How can I create both a panda3d window and qt4dialog that run at the same time (from the same script) so that they could communicate with each other?
Should I use threads or something?
p.s. note that I want the windows to be seperate and not panda window as a widget inside qt4 dialog.
Just both of them running from the same script.
Well, I think the standard subprocess module in the Python standard library would be the best solution - see http://docs.python.org/release/2.6.6/library/subprocess.html#module-subprocess.
I don’t know how that works in Qt, but in pyGtk you can just create a Gtk Window alongside the Panda Window and it runs just fine. No need for threads, sub processes and other things only waiting bite your head off. You can put it inside a Gtk Viewport but there’s no such need, it can be a standalone Panda window just as well.
I think that they both create main loops, you can create both windows but they are not usable with default settings.
Maybe there is some way to convert pyQT main loop to panda task?
As I said, I don’t know anything about Qt (although I would expect it to work in a similar way), but in Gtk I’ve just created a loop of my own where I run gtk.main_iteration() and then taskMgr.step(). Someone more competent then me should judge if that’s the right way to do it, but I’ve been using it for my editor with no problems so far, neither from Panda’s side nor from Gtk’s side. Obviously, in my case the Panda window is locked into a GtkViewport, but that doesn’t change anything – it could be a standalone window just the same.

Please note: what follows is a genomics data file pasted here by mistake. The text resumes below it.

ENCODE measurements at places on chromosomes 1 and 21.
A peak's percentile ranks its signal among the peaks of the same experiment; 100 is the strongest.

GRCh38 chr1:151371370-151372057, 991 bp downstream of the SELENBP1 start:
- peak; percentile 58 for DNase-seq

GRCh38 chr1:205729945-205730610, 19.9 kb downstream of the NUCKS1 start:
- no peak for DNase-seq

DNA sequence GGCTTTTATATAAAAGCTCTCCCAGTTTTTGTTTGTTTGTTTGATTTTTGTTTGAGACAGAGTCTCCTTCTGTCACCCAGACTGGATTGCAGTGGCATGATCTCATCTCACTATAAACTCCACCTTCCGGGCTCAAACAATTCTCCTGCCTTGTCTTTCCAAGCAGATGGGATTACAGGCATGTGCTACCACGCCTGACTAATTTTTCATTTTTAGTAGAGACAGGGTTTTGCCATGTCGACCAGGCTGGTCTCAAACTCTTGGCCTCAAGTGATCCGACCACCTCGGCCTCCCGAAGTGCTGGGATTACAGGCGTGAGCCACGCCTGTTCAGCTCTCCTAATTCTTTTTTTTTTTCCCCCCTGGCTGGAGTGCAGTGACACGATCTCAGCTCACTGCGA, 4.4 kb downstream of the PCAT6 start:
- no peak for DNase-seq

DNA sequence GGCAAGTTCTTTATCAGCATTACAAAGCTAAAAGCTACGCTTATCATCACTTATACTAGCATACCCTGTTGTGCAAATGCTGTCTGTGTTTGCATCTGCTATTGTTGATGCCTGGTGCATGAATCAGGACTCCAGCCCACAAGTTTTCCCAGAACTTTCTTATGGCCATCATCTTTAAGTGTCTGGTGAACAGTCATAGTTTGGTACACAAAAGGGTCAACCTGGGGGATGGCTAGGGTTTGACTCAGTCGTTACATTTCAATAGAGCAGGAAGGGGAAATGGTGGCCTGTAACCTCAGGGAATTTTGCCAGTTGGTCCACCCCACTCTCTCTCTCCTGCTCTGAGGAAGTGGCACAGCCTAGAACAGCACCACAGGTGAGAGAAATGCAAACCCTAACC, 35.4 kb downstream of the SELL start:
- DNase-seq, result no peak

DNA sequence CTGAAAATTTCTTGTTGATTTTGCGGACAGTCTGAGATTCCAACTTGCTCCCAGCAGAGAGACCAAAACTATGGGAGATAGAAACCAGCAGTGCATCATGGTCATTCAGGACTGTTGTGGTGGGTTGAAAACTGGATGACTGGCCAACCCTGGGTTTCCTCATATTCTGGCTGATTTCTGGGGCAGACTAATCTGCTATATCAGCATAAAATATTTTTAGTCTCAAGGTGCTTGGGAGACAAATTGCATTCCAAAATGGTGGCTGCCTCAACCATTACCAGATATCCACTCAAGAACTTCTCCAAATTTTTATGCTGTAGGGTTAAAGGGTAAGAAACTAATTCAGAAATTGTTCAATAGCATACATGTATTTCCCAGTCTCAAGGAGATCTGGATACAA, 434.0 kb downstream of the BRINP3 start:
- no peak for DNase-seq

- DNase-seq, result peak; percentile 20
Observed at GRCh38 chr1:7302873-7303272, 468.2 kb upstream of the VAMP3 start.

I also found that in order for the GUI to not get locked I need to run it multiple times per loop pass, while running the Panda’s step just once per pass.
I got to all that through trial and error (initially considering threads as well, but I figured they would kill me on the first occasion), so I have no idea if that’s the right way to do it. However, I’m using it with a complex GUI (multiple GTK windows even) and complex scenes running in Panda and I’ve yet to run into any problems, including slowdowns on Gtk or Panda. Thus I think it’s a better approach then messing around with threads or sub processes, which add an enormous amount of complexity and are very difficult to debug.
Again, I’m talking from the point of view of PyGtk. I have no idea if those tricks that I’ve employed will work with PyQt, but I would expect them to.
code is here
code above wont quit python properly!
Will that code work with the “official” PyQt4 binding?
Yes, just change import line from pyside to pyqt